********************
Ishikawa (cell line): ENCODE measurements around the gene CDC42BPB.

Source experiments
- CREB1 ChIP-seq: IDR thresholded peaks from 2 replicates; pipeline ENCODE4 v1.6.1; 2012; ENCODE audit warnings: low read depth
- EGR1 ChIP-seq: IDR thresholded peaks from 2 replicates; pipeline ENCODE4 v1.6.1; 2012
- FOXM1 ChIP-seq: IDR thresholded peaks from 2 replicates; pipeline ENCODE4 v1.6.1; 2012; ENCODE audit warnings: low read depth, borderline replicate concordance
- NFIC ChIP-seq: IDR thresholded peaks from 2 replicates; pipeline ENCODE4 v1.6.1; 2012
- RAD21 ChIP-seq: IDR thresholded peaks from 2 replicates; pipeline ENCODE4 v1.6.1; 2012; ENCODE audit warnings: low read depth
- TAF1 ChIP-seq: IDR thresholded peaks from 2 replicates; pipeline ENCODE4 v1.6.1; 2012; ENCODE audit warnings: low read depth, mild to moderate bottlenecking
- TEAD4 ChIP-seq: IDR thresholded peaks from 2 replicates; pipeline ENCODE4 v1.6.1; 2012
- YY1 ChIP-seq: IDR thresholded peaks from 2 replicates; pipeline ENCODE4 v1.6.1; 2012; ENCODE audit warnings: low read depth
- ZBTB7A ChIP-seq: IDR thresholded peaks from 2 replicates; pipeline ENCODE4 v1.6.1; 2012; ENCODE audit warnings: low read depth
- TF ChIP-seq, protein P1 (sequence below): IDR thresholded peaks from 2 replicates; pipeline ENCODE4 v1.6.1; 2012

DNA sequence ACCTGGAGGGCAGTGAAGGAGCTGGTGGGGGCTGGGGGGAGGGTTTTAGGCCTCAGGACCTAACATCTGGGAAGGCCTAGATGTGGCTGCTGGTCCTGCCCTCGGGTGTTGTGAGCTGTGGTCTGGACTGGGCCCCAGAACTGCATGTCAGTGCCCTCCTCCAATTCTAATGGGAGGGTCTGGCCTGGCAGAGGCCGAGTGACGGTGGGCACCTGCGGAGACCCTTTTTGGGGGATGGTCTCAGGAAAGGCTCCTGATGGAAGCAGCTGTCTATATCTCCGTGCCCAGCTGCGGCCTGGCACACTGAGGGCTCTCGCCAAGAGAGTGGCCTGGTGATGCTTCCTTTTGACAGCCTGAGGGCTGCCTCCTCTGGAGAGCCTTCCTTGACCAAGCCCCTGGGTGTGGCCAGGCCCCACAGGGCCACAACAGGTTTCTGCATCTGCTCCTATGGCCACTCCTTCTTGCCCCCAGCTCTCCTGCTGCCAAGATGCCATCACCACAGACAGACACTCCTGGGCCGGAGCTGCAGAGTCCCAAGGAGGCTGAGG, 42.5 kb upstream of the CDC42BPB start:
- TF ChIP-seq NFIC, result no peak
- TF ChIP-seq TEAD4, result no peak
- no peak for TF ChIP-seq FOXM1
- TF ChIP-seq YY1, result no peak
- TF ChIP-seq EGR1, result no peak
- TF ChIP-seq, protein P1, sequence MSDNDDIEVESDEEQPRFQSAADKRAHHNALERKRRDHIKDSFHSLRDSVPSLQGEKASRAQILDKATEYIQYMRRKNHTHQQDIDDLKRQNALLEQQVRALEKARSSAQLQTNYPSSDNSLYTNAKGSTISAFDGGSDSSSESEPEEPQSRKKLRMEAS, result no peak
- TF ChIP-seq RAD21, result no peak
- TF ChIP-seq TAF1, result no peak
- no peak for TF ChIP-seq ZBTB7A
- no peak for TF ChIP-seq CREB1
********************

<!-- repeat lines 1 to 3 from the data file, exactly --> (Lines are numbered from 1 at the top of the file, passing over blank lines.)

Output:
Ishikawa (cell line): ENCODE measurements around the gene CDC42BPB.

Source experiments
- CREB1 ChIP-seq: IDR thresholded peaks from 2 replicates; pipeline ENCODE4 v1.6.1; 2012; ENCODE audit warnings: low read depth